She did not expect him to call her back after their meeting. She would not have hated him if he hadn’t. But he did. He called her that night and they spoke for fifty-three minutes. She had checked the call log after he hung up. A week later, he picked her up from work and took her to his home. Like him, his apartment was perfect—polished wooden floors, imported furniture arranged like obedient children on display by proud parents.

They made love that night. He had insisted that they use protection. She was glad he was the one who suggested it. She doubted she would have had the strength of will to refuse him if he had wanted unprotected sex. They made love all through the night and most of the next morning. Each time, he carefully tore open a sealed condom and sheathed his penis. Each time, she was grateful for his love, for his attention. Because it made her feel wanted, less conscious of the reality of her fears; that after all someone could accept her just the way she was, without trying to probe deeper.

Apart from that one long phone call, he was not a big talker. He said little when they were together. He would pick her from work most Fridays and they would spend that night and most of Saturday morning making love. He promised her nothing. She asked for nothing in return.

But she had questions. Questions she needed answers to: what did he do for a living? Why was he so secretive about his past and his family? How come he was not married?

“You know what I do,” she said one Friday. “You know where I work, but I don’t know what you do?”

That was when he told her about the bistro and invited her over. She came one evening not knowing what to expect, but not anticipating sitting alone for over an hour waiting for him. He barely acknowledged her when she arrived and treated her with the same civility reserved for customers. He called her “madam” as she was seated and asked her if her order had been taken. She played along. He probably didn’t want his staff to know that he was sleeping with her. She endured the length of time as she sipped her drink for an hour and waited. He only sat with her after the last customer had left.

“This is what I do,” he said. “Always busy. No time to sit until everyone is satisfied.”

He never apologized. It was the same the other times she came. He left her alone until his staff started locking up. She did not want to complain. She did not want him to choose between her and his business. She feared she would lose. And she was grateful for his love. She would be patient. But even patience has its limits.

One night she waited for two hours; waited as she watched him cavort with different customers, attending to some personally and even sitting with one or two for long minutes chatting. Their eyes met a couple of times, but he always looked away. That was her limit. She did not wait for him to come to her. Instead, she got up and left.

“Why did you go?” he asked her over the phone later that night.

“I got tired of waiting for you,” she said. “You treat me like I don’t exist when I am there. I don’t like waiting.”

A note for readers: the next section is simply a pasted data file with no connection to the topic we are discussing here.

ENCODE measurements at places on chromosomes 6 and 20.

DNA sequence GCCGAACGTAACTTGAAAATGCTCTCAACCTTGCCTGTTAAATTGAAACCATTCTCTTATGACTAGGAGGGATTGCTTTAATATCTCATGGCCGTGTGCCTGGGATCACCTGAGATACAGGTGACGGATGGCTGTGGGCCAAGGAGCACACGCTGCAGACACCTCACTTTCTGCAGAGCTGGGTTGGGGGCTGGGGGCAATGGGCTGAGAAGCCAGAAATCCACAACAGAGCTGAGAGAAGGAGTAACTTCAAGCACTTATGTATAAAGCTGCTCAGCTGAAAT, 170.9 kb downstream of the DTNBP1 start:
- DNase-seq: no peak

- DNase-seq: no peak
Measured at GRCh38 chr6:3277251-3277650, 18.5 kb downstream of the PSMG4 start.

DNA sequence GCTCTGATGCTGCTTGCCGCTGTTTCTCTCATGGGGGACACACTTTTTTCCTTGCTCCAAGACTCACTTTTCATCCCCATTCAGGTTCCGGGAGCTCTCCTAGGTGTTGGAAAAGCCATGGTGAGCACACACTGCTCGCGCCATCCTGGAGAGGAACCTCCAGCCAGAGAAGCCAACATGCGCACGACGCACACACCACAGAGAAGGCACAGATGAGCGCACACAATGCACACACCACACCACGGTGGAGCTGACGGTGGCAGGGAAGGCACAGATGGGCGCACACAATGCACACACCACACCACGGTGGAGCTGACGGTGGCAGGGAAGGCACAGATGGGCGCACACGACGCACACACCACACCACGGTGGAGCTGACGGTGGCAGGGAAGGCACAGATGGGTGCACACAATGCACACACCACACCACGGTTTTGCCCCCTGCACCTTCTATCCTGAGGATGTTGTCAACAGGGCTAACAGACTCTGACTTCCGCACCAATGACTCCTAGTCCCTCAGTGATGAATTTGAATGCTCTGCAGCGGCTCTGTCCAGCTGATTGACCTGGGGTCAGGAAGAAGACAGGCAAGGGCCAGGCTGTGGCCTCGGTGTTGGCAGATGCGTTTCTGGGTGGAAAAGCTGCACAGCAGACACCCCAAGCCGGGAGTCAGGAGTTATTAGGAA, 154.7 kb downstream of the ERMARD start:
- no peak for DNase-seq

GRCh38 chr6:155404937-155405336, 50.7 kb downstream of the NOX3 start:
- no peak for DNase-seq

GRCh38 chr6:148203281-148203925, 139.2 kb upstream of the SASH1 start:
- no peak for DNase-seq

“I’m sorry.” He said. It was the first apology he had offered her. “We will only meet in my apartment from now on.”

She did not mind this. They had yet to define what they had. Where they a couple, or just sleeping together? They made no promises to each other and he always maintained that he was not looking for a long-term relationship. She was simply grateful for his love.

This was the first time she would wait for him in his apartment, alone. He did not like television, so his apartment did not have a TV set. She could have sat and waited like she always did at the bistro. She could have listened to his CD collection like she always did when they were together, making love to the sweet crooning of Luther Vandross. She could have done all those things, she supposed, but she did not. She still had unanswered questions.

She knew he took pills. He had explained he had allergies. Some nights when it was really bad he would sneeze and make awful sounds at the back of his throat, even when they slept. Those nights, she would lie awake and feign sleep because she was grateful for his love.

The medicine case sat on the dining table, partially concealed by an old newspaper. It was odd because she knew he was always too careful, too organized. Nothing was ever out of place in his perfect home. She emptied the contents onto her left palm. Several tablets dropped into it. She put the multivitamins back into the container. She picked out a tiny round allergy pill and placed it back in the container as well. The last pill was all that was left in her palm, the inscription on it as discernible as the markings on her palm—ARVED.


She heard the door open and smelled his cologne as soon as he entered. She turned round and her perfect man was standing by the door, smiling his gentle smile.

“I’m sorry I kept you waiting,” he said.

She stretched out her open palm to him, showing him the pill. His eyes moved to her hand and then back to her face in a motion that was as enduring as her waiting.

“I…I have allergies,” he said. “I can explain….”

She looked at him in sudden understanding. All her questions were finally answered. She saw that he was as afraid as her. That yes, he could love her.

“You don’t have to,” she said, wiping the tears from her eyes. “I take these too, every day.”